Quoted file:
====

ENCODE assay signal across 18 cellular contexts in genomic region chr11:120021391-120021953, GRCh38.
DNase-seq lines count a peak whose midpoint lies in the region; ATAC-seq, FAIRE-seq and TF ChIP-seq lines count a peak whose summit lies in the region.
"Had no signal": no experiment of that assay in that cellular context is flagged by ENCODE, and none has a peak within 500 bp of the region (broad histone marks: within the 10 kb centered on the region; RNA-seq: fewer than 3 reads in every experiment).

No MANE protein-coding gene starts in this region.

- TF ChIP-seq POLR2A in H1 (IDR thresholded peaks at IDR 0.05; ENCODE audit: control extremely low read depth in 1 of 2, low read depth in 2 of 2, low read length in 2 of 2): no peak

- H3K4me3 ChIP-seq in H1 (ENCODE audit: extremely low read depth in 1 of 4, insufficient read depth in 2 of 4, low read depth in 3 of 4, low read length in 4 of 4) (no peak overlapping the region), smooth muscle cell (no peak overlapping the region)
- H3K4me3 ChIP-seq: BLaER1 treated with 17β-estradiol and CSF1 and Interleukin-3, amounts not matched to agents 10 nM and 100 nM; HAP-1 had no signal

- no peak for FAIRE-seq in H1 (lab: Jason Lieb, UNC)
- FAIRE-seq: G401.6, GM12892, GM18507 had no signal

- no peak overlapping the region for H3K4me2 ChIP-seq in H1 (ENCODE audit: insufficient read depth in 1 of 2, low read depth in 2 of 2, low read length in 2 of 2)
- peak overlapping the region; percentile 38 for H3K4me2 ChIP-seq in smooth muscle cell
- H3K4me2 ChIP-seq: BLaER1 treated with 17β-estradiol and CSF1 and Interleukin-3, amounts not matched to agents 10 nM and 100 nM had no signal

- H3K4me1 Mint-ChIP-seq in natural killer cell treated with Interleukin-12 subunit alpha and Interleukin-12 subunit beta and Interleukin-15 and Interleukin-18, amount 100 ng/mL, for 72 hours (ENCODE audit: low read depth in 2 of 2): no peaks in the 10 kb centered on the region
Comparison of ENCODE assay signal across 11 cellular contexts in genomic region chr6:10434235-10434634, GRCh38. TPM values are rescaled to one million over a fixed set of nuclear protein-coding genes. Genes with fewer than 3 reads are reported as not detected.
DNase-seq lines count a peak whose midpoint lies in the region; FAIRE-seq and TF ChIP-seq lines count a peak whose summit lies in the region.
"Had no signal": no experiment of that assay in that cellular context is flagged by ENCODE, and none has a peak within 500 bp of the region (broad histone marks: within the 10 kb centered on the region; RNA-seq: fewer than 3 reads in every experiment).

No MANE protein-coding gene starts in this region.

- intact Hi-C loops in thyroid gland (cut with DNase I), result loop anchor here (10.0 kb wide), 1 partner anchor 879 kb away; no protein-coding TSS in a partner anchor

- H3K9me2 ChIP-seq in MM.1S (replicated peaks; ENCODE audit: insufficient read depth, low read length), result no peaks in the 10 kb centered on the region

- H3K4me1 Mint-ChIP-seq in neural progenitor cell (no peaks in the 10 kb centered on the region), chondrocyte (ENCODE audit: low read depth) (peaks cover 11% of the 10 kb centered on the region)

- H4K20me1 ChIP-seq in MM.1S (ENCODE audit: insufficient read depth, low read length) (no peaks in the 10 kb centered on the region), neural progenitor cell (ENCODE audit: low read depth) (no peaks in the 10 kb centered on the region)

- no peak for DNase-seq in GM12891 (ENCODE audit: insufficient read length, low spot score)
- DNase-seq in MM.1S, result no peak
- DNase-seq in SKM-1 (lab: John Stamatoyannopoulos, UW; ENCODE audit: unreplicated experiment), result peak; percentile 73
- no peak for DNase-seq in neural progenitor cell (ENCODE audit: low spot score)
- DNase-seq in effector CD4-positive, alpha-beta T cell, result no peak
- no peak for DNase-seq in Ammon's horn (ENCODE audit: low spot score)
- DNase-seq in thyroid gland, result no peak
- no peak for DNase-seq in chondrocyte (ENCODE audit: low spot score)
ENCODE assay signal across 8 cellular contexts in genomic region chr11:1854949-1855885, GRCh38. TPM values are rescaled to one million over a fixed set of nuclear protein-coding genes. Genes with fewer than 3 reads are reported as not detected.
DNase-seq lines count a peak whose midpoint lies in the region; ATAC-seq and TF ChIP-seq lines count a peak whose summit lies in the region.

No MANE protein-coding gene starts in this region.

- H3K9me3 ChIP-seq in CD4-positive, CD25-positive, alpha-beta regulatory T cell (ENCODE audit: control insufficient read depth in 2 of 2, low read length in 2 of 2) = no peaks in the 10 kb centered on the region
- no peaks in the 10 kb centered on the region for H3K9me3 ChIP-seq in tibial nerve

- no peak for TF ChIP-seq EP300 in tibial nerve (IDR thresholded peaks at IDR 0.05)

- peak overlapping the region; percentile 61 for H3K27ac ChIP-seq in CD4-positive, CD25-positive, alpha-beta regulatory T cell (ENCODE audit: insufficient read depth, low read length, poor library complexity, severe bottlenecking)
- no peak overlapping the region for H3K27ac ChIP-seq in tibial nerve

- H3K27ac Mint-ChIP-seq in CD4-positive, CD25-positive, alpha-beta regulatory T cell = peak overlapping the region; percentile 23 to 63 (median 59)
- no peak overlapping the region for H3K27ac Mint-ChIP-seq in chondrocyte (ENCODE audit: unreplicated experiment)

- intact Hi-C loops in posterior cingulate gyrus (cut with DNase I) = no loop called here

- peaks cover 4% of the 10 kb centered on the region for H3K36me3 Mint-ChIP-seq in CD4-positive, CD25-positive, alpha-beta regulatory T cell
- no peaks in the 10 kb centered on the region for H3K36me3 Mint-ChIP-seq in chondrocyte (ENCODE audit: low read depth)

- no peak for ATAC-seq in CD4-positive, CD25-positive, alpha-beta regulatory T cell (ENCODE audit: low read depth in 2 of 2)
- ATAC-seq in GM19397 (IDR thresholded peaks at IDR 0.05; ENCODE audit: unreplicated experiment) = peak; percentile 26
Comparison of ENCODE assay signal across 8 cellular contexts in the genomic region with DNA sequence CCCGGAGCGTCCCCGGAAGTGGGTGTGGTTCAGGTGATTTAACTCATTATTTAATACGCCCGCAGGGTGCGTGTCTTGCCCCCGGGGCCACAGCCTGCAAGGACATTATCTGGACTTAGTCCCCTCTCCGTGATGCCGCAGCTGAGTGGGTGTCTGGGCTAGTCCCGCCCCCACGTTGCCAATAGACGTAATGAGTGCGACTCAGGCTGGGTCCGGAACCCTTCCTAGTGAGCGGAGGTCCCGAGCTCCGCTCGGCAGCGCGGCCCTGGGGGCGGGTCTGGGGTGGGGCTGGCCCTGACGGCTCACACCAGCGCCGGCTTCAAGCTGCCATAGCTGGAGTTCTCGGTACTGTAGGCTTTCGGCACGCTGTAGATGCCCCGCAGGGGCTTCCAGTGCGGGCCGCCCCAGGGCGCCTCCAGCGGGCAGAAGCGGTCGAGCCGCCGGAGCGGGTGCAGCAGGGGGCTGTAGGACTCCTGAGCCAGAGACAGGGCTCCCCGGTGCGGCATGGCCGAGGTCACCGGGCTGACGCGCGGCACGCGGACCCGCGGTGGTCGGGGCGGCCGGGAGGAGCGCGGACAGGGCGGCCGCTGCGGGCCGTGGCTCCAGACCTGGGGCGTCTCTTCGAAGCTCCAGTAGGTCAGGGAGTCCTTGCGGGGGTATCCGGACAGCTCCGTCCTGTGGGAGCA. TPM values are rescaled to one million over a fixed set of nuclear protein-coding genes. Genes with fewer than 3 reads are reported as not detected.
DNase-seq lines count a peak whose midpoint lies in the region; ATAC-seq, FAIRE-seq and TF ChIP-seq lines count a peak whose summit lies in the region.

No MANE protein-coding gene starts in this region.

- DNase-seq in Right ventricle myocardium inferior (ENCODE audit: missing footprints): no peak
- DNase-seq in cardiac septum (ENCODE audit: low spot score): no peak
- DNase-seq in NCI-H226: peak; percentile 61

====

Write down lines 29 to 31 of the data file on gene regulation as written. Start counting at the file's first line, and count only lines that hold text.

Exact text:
- no peak for DNase-seq in chondrocyte (ENCODE audit: low spot score)
ENCODE assay signal across 8 cellular contexts in genomic region chr11:1854949-1855885, GRCh38. TPM values are rescaled to one million over a fixed set of nuclear protein-coding genes. Genes with fewer than 3 reads are reported as not detected.
DNase-seq lines count a peak whose midpoint lies in the region; ATAC-seq and TF ChIP-seq lines count a peak whose summit lies in the region.